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'Modi is an able man; the US has to come to terms with him'

Last updated on: January 28, 2014 11:56 IST

'Modi is an able man; the US has to come to terms with him'

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Aziz Haniffa in Washington, DC

Former US ambassador to India Frank G Wisner says Americans will have to confront the fact that as prime minister -- if that's where Narendra Modi ends up -- they are going to have to do business with him because the relationship with India is too important to leave it on the altar of disagreements over one man.

Rediff.com's Aziz Haniffa reports from Washington, DC.

Frank G Wisner, a former United States ambassador to India, asserts that his country has to come to terms with Gujarat Chief Minister Narendra Modi because if he does become India's next prime minister, Washington, whether it likes him or not, will have to do business with him.

Wisner, now the chief foreign policy adviser at Patton Boggs, LLC -- one of the top lobbying firms in the US -- in a teleconference with members of the Asia Society and the media, asked if the Bharatiya Janata Party's prime ministerial candidate "has the stuff to make a prime minister or if he is something of a loose cannon," acknowledged, "Modi has a history all of us know."

"But there is one fact and that is over the past year, Modi has dominated the Indian political conversation, and Indians are looking at him not as a Gujarati chief minister, but as a national leader."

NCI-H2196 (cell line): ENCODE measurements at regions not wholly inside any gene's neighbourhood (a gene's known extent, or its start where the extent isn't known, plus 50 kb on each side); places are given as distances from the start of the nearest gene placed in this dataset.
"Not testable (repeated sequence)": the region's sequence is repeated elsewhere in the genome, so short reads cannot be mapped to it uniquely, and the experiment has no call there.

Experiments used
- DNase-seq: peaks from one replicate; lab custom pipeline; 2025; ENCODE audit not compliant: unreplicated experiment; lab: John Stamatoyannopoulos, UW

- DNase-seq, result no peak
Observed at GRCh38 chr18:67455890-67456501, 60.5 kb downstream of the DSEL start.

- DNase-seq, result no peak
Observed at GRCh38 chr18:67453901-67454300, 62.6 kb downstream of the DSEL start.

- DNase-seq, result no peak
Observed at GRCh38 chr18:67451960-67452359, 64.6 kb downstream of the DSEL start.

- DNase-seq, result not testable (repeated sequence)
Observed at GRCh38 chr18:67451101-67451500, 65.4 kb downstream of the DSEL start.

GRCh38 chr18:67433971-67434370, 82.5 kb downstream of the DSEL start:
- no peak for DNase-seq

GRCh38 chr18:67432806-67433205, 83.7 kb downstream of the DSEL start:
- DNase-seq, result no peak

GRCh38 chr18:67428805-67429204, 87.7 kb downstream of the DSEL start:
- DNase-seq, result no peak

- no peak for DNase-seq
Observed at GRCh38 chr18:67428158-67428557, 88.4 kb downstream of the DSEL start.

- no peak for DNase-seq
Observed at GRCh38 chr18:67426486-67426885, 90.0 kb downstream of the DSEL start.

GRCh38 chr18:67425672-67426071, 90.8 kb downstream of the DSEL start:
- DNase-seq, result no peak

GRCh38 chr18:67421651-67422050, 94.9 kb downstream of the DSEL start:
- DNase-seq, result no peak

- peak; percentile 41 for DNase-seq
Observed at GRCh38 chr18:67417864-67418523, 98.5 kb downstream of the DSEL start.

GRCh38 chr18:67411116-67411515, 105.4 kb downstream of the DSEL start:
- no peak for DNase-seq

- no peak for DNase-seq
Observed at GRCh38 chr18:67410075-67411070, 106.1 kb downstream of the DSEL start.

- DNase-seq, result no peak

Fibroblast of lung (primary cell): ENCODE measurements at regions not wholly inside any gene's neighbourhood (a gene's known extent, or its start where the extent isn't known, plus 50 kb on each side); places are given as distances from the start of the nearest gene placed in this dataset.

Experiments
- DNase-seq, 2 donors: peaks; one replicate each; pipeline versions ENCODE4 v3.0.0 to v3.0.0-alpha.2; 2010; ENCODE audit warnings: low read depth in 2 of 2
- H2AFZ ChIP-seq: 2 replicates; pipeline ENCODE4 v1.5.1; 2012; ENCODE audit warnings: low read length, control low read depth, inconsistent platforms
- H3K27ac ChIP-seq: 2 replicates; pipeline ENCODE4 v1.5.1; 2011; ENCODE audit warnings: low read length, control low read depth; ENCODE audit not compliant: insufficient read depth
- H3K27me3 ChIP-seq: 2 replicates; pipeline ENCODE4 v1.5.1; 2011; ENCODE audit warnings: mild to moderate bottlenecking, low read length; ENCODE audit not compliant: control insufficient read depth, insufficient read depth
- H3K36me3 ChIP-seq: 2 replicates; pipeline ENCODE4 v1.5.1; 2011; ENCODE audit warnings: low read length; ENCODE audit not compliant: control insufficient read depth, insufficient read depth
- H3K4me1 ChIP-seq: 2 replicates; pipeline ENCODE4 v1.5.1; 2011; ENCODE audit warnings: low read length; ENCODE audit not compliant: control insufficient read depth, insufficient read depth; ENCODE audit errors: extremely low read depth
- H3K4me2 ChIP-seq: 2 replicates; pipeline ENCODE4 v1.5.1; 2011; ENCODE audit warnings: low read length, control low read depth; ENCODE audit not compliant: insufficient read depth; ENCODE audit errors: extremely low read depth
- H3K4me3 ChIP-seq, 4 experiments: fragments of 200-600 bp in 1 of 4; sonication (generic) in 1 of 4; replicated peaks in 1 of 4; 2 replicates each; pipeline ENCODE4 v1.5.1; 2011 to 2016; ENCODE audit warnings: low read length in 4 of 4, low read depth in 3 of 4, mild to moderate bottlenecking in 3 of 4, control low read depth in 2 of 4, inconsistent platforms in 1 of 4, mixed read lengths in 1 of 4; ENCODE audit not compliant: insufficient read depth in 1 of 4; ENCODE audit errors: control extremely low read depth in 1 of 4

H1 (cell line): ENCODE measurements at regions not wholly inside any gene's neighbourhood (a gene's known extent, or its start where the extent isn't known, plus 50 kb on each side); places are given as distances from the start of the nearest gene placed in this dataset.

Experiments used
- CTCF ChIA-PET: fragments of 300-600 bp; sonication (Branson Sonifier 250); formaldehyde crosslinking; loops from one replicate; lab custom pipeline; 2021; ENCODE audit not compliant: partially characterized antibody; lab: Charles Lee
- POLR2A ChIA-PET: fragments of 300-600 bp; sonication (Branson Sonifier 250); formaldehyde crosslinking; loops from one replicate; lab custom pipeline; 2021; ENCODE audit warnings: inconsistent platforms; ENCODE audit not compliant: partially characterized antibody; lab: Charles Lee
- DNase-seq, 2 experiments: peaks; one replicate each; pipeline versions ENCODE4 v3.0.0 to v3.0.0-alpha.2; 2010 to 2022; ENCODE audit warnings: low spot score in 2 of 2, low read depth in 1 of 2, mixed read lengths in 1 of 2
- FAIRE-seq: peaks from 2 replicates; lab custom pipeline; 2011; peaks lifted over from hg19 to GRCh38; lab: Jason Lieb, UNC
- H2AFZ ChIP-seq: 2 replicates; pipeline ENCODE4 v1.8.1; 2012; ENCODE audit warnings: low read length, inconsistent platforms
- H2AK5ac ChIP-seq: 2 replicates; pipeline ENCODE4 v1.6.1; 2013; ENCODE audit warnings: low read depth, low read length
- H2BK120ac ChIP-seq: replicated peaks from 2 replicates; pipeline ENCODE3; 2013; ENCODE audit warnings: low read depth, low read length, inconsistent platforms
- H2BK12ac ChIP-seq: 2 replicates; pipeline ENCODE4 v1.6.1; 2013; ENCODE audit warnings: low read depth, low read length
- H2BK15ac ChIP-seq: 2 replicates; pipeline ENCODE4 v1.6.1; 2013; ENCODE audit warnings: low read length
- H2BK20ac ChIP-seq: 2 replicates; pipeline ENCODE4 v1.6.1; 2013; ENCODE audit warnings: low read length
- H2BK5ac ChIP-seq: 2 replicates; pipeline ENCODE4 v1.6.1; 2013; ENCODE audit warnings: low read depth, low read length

Wisner, considered the godfather of the US-India Business Council, in a ringing endorsement of Modi, said, "He (Modi) has a record behind him -- a record of accomplishment in business, in administration, in the management of his state, in political moves and political capabilities."

"He has the ability to win elections," he added, though Modi "is dragging this terrible problem of Godhra and the communal riots that followed in its wake, even though no court case has been filed against him -- won against him -- but he is still very much in that line of sight."

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Aziz Haniffa

"Business India," Wisner argued, "and many other key constituents in the country have recognised that they are going to come to terms with Modi."

"I think all of us as Americans are going to have to face the fact that as prime minister -- if that's where he ends up -- we too are going to do business with him because the relationship with India is too important to leave it on the altar of disagreements over one man."

"Modi is an able man, and we'll have to see how he conducts himself if he rises to the top," the former ambassador added.

India's next general election, Wisner felt, would be "the most consequential" because "India's future over the next decade or plus is going to be settled," and hence "now is the time particularly to give priority to the strategic US-India relationship."

"It is absolutely clear there are going to be major changes in the Indian political landscape," he added.

And while acknowledging that "it is too early to predict just how it's going to come out," Wisner continued to make the case that it was likely the BJP would prevail and Modi would be India's next prime minister.




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